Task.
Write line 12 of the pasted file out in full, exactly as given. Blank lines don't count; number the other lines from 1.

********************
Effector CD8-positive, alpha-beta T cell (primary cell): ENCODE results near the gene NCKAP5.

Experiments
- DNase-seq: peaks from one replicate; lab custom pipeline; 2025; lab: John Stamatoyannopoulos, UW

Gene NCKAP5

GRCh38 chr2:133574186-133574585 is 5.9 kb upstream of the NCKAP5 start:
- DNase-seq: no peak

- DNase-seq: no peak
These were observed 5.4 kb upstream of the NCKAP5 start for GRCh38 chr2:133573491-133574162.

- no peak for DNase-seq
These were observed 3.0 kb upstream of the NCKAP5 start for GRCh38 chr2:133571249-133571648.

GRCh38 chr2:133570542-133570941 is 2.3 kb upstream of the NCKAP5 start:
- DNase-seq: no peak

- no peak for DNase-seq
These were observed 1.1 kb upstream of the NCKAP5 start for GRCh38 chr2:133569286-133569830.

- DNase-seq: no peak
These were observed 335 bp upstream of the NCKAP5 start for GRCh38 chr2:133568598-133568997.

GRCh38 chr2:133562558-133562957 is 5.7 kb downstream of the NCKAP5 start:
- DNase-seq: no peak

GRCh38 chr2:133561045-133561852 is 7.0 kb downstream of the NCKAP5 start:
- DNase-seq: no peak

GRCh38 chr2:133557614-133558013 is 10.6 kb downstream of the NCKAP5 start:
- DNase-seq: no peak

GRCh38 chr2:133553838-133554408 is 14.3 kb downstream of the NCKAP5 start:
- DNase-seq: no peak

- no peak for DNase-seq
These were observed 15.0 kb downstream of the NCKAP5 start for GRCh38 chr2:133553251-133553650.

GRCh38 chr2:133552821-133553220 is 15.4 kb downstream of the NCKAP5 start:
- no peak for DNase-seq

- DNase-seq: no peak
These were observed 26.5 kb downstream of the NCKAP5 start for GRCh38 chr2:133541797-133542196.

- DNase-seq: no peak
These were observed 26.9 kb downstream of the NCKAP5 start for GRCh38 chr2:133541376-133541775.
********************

- DNase-seq: no peak